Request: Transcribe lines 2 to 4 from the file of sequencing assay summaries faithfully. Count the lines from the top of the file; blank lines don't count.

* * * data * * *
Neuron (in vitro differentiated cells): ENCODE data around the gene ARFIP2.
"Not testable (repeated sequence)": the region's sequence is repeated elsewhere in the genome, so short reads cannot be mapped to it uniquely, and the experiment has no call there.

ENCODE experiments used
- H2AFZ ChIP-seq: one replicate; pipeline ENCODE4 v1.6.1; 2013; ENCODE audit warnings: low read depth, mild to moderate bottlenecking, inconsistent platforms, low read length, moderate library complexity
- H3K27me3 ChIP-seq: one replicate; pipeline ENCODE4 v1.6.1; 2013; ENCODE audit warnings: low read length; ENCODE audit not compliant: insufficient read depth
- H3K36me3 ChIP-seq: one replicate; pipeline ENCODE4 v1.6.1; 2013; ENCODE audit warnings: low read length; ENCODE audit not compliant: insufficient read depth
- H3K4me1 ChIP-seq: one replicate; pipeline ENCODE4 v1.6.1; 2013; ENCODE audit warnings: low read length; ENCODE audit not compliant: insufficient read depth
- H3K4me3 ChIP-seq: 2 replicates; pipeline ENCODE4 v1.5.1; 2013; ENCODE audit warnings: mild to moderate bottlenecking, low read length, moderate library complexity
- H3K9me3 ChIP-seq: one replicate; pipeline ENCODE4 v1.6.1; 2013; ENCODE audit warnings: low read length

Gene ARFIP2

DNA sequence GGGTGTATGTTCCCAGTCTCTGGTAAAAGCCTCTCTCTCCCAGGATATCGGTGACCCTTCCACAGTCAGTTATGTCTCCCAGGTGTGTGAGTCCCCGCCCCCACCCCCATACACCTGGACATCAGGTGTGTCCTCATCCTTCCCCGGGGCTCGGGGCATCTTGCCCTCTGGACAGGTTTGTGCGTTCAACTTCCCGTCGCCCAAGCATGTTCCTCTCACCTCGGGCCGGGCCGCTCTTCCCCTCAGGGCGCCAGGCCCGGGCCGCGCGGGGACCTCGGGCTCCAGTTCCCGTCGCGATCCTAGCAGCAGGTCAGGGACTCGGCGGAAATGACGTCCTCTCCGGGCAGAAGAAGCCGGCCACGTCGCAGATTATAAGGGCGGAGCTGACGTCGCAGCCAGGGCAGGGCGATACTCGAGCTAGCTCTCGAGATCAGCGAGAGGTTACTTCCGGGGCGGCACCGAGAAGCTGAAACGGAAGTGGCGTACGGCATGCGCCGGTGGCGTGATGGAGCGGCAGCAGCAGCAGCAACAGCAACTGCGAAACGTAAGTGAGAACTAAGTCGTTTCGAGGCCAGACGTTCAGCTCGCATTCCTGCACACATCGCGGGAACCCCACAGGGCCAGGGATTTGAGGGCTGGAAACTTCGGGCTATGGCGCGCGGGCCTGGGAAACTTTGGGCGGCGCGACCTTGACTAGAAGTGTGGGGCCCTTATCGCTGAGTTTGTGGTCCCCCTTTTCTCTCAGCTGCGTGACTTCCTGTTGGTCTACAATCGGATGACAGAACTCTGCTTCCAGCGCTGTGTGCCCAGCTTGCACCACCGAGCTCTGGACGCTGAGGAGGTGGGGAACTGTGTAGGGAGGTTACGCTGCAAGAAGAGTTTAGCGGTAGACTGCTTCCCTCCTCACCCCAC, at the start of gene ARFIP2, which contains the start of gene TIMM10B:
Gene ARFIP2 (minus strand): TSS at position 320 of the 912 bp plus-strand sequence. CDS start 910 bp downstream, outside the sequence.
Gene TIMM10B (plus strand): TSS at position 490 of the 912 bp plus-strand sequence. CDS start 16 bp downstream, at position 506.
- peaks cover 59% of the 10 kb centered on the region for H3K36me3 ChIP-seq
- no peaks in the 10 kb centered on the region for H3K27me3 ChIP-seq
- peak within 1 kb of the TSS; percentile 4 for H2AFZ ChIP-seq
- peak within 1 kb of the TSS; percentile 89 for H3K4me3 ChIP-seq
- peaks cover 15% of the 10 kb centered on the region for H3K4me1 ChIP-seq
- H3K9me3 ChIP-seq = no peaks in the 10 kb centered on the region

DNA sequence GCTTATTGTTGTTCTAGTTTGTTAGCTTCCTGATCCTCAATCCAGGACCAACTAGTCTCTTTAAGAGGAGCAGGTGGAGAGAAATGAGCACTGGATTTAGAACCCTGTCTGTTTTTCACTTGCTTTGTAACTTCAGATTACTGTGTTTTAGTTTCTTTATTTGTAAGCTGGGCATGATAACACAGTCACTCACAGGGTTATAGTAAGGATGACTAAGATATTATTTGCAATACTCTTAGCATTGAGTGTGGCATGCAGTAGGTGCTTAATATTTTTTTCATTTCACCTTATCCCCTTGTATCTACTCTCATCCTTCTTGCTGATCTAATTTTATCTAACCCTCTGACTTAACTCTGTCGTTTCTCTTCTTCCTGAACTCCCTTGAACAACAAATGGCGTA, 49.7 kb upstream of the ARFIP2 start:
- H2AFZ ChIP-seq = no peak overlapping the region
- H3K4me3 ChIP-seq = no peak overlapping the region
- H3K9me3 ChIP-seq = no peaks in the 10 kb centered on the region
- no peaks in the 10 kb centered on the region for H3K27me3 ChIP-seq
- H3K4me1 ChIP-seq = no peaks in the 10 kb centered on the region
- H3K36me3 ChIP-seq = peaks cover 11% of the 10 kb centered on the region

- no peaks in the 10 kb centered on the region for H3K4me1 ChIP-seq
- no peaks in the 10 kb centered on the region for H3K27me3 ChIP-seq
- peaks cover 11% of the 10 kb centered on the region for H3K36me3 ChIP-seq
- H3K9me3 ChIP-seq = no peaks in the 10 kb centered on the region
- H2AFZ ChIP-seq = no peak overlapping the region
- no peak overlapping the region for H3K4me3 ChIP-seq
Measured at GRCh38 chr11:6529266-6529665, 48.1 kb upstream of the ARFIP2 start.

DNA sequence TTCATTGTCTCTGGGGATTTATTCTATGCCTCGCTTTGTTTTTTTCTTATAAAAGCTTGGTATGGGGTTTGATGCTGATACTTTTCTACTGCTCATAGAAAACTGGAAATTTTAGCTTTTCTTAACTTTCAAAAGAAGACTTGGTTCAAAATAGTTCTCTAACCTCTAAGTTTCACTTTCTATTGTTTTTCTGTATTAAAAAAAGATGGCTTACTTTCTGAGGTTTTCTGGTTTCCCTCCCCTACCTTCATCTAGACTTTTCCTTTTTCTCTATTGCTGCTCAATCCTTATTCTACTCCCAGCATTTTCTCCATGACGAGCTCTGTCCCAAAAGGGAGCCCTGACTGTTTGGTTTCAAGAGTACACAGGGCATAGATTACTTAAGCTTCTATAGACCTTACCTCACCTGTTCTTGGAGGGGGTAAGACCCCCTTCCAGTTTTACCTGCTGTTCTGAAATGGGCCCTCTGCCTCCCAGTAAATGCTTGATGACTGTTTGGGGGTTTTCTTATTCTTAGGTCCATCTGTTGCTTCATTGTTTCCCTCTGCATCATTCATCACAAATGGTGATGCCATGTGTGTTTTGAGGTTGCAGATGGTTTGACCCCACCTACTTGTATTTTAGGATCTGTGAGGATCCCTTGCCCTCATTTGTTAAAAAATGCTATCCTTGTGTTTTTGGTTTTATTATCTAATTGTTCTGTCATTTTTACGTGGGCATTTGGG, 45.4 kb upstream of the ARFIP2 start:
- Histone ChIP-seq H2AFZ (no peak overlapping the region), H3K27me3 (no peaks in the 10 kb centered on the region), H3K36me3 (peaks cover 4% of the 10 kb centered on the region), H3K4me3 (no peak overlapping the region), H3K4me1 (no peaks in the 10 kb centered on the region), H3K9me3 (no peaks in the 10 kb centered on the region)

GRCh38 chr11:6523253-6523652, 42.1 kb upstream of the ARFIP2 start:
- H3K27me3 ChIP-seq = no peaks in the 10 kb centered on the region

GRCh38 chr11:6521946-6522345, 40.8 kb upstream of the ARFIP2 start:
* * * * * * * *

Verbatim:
"Not testable (repeated sequence)": the region's sequence is repeated elsewhere in the genome, so short reads cannot be mapped to it uniquely, and the experiment has no call there.

ENCODE experiments used
- H2AFZ ChIP-seq: one replicate; pipeline ENCODE4 v1.6.1; 2013; ENCODE audit warnings: low read depth, mild to moderate bottlenecking, inconsistent platforms, low read length, moderate library complexity